Having said that, I really enjoyed them, and would buy them again, but not as a healthy option, just because like ordinary crisps, I enjoy them.
Nuritional information per packet:
Salt equivalent 0.4g
Since joining dooyoo, I find I spend most of my time here, so I'm not going to include dooyoo in my top ten. Most of us who are here regularly, know it's a great website, so the websites I'm going to mention are other than dooyoo.
In no particular order:
I can has cheezburger: I love this site, it cheers me up and makes me smile. I love cats, well all animals, but especially cats, so to see all the great photos, and to read the brilliantly clever captions that are put on the photos, is great therapy for me, if I'm feeling a bit down
Gmail: I think google mail is the best web based email site ever, and so I use this as my default email. I've never had any problems with it, I love the way the mail is arranged in conversations. The spam filter is excellent, too, so what more could you want?
Google: my home page, THE search engine as far as I'm concerned, and it always seems to find me what I'm looking for, so I have no need for any other. I also find google image search interesting, and google maps, especially looking at the satellite photo maps. Looking at your house, is great fun. My car is on the satellite photo of the car park where I work!
Facebook: It's a fun site, even for someone of my age, and I'm nosy enough to like to read what my work colleagues are up to in their spare time. I get a bit annoyed with all the applications, but its fun trying to find old friends on there, although I'm not interested in having friends just for the sake of numbers. Having said that if someone requests me to be their friend, its highly unlikely I'll turn them down.
Paint Shop Stop: I enjoy art work, and have used the programme Paint Shop pro for several years now, and this forum taught me everything I know about the programme. It's fun and friendly, and a great community, willing to help anyone who has problems with the programme. They set challenges, and give lessons, you can show off your art work there, and they will give you all the encouragement you need.
PFDLives: Another art forum, which has grown up from the MSN group "Poser for dummies" Poser is a 3D art programme which is very complicated, and the group has helped me no end with learning the basics of the programme so that I can use it to make some art work. The forum again is a place where they are very helpful, and you can show off your work, to get encouragement and constructive criticism.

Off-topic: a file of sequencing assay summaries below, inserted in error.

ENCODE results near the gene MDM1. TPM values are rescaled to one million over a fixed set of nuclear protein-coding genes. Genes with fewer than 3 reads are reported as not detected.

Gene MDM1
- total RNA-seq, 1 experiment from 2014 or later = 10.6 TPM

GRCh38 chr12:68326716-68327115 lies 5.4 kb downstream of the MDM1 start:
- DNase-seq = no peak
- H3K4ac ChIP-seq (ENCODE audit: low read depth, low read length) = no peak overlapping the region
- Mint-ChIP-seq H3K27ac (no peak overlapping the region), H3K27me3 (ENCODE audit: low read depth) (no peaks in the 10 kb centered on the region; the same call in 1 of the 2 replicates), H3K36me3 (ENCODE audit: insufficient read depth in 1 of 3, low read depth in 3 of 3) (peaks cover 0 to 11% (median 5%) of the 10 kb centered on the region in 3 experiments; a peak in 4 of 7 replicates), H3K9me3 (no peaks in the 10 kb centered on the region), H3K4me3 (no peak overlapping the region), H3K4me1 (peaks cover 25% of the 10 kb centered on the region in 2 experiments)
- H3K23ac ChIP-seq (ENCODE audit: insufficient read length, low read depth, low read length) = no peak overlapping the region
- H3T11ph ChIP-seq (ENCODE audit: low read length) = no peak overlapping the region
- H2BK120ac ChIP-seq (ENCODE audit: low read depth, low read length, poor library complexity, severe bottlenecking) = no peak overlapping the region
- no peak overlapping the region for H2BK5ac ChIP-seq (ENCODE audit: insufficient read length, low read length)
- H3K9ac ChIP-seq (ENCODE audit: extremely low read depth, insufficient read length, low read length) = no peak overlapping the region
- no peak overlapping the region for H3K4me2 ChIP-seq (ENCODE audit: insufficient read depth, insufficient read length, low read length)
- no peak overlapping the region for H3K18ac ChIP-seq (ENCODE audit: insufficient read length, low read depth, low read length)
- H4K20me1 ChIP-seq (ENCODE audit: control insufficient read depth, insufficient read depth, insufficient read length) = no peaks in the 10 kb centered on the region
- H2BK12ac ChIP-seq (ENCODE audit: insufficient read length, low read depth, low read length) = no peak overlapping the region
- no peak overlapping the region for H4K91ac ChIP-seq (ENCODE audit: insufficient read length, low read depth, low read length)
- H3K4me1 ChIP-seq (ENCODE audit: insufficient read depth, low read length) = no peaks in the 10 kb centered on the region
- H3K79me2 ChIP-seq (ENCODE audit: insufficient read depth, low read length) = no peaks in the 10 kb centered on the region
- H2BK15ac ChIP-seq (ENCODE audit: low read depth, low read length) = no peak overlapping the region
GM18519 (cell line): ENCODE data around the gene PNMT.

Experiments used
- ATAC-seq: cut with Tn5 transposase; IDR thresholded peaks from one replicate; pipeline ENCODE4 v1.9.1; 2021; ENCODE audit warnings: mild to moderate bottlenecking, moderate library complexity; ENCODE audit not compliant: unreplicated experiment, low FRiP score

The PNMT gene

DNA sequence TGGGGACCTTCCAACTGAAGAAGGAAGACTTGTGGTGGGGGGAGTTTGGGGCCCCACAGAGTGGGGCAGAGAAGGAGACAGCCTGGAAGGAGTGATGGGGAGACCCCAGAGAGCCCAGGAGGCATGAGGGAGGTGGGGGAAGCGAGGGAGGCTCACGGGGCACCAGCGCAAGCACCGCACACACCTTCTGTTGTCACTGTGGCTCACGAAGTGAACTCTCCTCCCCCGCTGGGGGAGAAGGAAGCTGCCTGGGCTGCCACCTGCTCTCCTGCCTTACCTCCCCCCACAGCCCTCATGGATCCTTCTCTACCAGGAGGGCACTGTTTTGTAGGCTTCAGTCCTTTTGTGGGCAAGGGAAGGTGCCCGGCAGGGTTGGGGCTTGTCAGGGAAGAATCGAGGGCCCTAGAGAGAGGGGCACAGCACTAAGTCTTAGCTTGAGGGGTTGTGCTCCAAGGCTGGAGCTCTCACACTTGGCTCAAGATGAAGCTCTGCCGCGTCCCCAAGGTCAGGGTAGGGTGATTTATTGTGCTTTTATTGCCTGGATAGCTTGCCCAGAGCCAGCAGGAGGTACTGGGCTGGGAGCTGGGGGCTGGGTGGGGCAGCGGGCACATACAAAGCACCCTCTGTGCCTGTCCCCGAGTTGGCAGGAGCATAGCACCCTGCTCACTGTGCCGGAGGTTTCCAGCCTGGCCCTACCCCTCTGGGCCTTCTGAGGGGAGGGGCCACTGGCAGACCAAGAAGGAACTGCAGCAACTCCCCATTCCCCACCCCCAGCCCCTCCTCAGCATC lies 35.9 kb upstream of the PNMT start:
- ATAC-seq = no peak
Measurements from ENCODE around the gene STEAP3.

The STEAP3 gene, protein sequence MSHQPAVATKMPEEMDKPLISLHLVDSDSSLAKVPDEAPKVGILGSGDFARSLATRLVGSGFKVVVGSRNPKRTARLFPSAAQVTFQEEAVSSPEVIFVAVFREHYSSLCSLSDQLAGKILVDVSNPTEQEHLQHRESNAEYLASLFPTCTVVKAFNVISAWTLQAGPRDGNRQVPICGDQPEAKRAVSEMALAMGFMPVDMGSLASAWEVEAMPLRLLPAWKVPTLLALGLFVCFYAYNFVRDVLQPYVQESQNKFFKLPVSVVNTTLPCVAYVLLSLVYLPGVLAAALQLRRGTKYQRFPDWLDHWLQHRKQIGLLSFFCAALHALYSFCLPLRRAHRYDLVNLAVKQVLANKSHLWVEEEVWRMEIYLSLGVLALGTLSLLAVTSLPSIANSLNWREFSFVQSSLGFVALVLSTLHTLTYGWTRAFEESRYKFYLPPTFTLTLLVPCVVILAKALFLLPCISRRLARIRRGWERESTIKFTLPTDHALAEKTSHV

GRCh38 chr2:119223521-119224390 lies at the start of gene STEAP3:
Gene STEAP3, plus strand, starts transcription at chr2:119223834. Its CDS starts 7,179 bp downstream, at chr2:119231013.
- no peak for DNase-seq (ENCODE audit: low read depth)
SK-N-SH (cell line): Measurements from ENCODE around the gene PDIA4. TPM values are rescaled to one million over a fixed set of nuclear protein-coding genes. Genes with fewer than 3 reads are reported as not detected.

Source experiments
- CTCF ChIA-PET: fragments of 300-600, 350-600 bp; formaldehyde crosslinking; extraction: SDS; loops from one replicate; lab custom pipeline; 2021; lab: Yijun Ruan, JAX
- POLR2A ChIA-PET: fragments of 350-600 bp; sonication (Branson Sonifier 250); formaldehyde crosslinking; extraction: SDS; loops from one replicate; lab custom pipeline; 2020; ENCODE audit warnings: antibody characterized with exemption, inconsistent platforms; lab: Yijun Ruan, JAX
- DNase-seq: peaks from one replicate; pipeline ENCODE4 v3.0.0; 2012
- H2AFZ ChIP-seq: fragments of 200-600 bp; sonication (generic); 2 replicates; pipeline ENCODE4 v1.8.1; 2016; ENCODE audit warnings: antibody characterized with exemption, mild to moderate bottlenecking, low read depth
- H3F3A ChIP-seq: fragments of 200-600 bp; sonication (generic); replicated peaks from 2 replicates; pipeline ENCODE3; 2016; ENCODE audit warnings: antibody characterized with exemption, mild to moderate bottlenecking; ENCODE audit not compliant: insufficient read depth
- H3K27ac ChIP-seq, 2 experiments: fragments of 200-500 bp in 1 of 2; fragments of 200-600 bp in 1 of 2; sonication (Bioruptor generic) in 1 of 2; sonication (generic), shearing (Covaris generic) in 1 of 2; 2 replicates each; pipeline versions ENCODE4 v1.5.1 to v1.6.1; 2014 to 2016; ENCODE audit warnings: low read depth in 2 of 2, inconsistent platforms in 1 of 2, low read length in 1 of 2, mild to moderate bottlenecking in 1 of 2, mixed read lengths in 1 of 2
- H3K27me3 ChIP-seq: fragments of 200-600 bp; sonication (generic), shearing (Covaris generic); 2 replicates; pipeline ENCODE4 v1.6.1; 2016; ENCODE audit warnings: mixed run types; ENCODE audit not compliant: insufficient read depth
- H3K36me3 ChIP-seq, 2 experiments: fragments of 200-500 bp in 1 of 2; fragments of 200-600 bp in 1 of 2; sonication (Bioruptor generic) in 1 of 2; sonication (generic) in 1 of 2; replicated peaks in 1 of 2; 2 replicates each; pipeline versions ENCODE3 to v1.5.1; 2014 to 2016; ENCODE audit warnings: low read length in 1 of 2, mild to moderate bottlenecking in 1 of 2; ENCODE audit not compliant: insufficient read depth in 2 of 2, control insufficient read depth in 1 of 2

Amazon: I love books, and bought them from Amazon even before I joined dooyoo. I loved the reviews on there which helped me to choose the books I wanted to read, (before I found out about dooyoo) and also the lists that people compile, which gave me ideas for authors in a similar genre to books I knew and loved. I also like the recommendations page, and spend a lot of time on there agreeing and disagreeing with things they have recommended. I've found some enjoyable reading from following their recommendations.
IMDB: The Internet Movie Database. I love movies too, so this site is a godsend. it gives you all the information you could possibly want about movies, tv shows, actors and actresses. That has reviews too, so together with the reviews here, that can help you decide whether you want to see a movie or not.
Wikipedia: if you need information, this is the first place to look. Its a great site, with an incredible amount of information. I have heard people say that it isn't 100% accurate, but can anything ever be that accurate?
You Tube: Is there anything that isn't on there? Music videos, funny videos of cats, tv and movie clips, tutorials, adverts, and lots more. You can get lost on there easily, moving from one clip to the next, for hours. Great fun if you're bored.
Just a few of the websites I visit regularly, but of course most of my time is spent here these days, I can't help it, I'm addicted!
When you read Anne McCaffrey's Dragonriders of Pern series, she recommends Dragonsong to be the third one you read. It's timeline actually coincides with the second book, Dragonquest, so the events you read about are taking place simultaneously with what you have already read in Dragonquest. This can be read as a standalone novel, but Anne herself recommends reading them in this sequence.
***Please note, this review may contain spoilers for the previous books in the sequence***
Anne McCaffrey was born in 1926 in Cambridge Massachusetts. She graduated from Radcliffe College, majoring in Slavonic Languages and Literatures. She tried various careers, including acting, before turning her attention to writing, and her first novel was published in 1967. She now lives in County Wicklow in Ireland.
Although the Dragonriders of Pern is often placed in the fantasy genre, Anne herself is adamant that it is science fiction. She says of herself "My hair is silver, my eyes are green and I freckle: the rest is subject to change without notice"